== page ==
Document - Europe: "What is new on the alleged CIA illegal detention and transfers of prisoners in Europe?”

“What is new on the alleged CIA illegal detention and transfers of prisoners in Europe?”

European Parliament

Committee on Civil Liberties, Justice and Home Affairs

27 March 2012

Presentation by Julia Hall

Amnesty International

Many thanks to Hélène Flautre and the LIBE committee for convening this hearing and for inviting Amnesty International to appear and give testimony. It is indeed fitting that we gather today, five years after the 2007 report by the European Parliament special committee (TDIP) on the alleged use of European countries by the CIA for the transportation and illegal detention of prisoners. Today’s timely hearing and the much anticipated follow-up report on European involvement in these operations are critical benchmarks in the ongoing project to seek and achieve accountability for EU member states’ willing complicity in the CIA’s rendition and secret detention programmes.

It would be an understatement to say that such accountability has been elusive, despite several new developments since 2007 that cry out for further investigation. I will say a few words about some of the more striking developments in the last couple of years and then make a few comments about why the absence of accountability does harm to victims, to the rule of law, and to the EU’s ability to go forth as a block and encourage other governments, most notably those involved in the “Arab Spring”, to promote and protect human rights. (It would be remiss as well, if I didn’t note that all of the governments invited to make presentations on a panel at this hearing have declined, including the governments of Poland, Romania, and Denmark.)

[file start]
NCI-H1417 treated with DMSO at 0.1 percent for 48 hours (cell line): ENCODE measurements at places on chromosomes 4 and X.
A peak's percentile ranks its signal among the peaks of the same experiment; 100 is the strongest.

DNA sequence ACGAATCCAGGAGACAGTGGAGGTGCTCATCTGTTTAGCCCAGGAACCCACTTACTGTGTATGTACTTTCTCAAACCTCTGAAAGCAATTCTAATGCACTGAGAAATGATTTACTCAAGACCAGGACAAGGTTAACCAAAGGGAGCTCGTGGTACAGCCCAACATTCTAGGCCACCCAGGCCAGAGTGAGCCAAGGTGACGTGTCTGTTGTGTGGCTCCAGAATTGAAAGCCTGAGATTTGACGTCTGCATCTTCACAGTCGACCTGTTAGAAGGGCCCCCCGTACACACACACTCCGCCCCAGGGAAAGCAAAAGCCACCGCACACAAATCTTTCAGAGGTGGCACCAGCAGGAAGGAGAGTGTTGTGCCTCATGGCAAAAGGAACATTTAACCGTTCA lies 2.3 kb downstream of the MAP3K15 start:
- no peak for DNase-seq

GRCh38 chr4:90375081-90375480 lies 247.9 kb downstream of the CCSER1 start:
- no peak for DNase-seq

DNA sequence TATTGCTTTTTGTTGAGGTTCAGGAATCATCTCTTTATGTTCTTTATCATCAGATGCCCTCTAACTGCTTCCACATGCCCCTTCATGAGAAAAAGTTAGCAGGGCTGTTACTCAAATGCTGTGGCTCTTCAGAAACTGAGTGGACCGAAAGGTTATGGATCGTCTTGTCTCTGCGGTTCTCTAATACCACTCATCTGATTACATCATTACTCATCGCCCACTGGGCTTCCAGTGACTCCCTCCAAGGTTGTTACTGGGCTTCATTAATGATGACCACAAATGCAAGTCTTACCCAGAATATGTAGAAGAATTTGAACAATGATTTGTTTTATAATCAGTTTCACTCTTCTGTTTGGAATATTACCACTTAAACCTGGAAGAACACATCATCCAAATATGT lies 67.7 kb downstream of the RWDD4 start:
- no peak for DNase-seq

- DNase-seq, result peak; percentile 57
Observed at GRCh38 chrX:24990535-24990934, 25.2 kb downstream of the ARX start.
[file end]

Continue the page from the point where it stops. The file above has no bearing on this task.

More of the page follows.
So, let me begin by attempting to answer a question – or rather respond to a recently much-heard complaint -- and that is that there is just nothing new to say about these CIA operations or about European involvement in them. There is, in fact, much that is new since 2007, indeed much that is new in the last two years, and this more recent information in particular provides pieces of the puzzle that have helped fill in some critical gaps and fill out the picture of Europe’s involvement in these programmes.

Along with the new information, however, and no matter how compelling it has been, you will note a decided lack of will on the part of EU member states to vigorously pursue it to ensure accountability. Thus, there is an insidious “inverse process” occurring: as the field of credible evidence of complicity expands, the number of governments willing to investigate it shrinks. And we see that process in the following examples.

In 2009, the Lithuanian authorities acknowledged hosting two CIA detention centres and the European Committee for the Prevention of Torture (CPT) even visited the sites and actively encouraged the Lithuanian government to ensure a full investigation. An investigation did commence in January 2010, but was abruptly halted one year later, despite input from Amnesty International and others regarding lines of inquiry, sources and their contact details, and other information relevant to the prosecutor’s work. In September 2011 Reprieve and Amnesty International presented new flight data to the Lithuanian Prosecutor General possibly linking the transfer of Abu Zubaydah, currently detained at Guantanamo Bay, from a Moroccan secret prison to such a black site in Lithuania. In response to our urgent call to the Lithuanian authorities to re-open the closed investigation, they refused, stating – incredibly -- that the new information was not enough to trigger the resurrection of the investigation.